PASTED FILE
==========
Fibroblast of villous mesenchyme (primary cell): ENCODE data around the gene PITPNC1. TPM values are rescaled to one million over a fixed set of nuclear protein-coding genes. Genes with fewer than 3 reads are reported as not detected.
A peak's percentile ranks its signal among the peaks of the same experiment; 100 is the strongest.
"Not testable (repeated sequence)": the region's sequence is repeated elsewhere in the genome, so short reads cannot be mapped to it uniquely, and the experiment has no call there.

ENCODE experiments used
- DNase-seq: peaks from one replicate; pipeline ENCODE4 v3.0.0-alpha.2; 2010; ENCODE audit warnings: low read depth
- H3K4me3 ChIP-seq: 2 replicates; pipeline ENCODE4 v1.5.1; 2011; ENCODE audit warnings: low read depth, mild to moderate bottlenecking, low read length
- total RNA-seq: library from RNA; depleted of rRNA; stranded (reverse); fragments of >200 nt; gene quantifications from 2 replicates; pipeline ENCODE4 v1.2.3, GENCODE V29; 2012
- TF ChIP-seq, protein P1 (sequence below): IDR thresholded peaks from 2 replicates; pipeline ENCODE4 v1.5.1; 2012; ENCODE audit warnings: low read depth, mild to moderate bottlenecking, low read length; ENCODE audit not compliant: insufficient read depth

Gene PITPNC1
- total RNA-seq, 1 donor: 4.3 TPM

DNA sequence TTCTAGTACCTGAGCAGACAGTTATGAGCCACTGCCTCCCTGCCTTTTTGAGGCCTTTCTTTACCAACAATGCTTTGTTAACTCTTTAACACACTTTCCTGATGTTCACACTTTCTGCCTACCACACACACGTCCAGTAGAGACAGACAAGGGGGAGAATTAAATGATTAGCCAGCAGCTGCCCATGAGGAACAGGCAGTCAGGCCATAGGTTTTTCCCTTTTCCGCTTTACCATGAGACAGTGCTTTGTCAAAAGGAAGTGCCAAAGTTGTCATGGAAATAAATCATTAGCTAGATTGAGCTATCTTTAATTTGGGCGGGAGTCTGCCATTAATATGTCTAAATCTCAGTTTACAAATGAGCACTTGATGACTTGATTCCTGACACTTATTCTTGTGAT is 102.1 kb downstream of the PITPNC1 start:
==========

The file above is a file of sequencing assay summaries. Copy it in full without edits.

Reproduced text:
Fibroblast of villous mesenchyme (primary cell): ENCODE data around the gene PITPNC1. TPM values are rescaled to one million over a fixed set of nuclear protein-coding genes. Genes with fewer than 3 reads are reported as not detected.
A peak's percentile ranks its signal among the peaks of the same experiment; 100 is the strongest.
"Not testable (repeated sequence)": the region's sequence is repeated elsewhere in the genome, so short reads cannot be mapped to it uniquely, and the experiment has no call there.

ENCODE experiments used
- DNase-seq: peaks from one replicate; pipeline ENCODE4 v3.0.0-alpha.2; 2010; ENCODE audit warnings: low read depth
- H3K4me3 ChIP-seq: 2 replicates; pipeline ENCODE4 v1.5.1; 2011; ENCODE audit warnings: low read depth, mild to moderate bottlenecking, low read length
- total RNA-seq: library from RNA; depleted of rRNA; stranded (reverse); fragments of >200 nt; gene quantifications from 2 replicates; pipeline ENCODE4 v1.2.3, GENCODE V29; 2012
- TF ChIP-seq, protein P1 (sequence below): IDR thresholded peaks from 2 replicates; pipeline ENCODE4 v1.5.1; 2012; ENCODE audit warnings: low read depth, mild to moderate bottlenecking, low read length; ENCODE audit not compliant: insufficient read depth

Gene PITPNC1
- total RNA-seq, 1 donor: 4.3 TPM

DNA sequence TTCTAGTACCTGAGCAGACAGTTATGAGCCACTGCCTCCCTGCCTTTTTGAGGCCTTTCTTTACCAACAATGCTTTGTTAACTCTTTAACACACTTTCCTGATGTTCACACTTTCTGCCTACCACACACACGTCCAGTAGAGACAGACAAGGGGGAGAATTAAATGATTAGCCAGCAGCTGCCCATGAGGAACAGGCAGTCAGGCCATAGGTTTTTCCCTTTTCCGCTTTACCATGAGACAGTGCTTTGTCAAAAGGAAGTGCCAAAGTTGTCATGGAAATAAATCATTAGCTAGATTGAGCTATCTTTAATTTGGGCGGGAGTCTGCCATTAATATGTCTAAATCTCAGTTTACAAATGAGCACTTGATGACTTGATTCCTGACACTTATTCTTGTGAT is 102.1 kb downstream of the PITPNC1 start: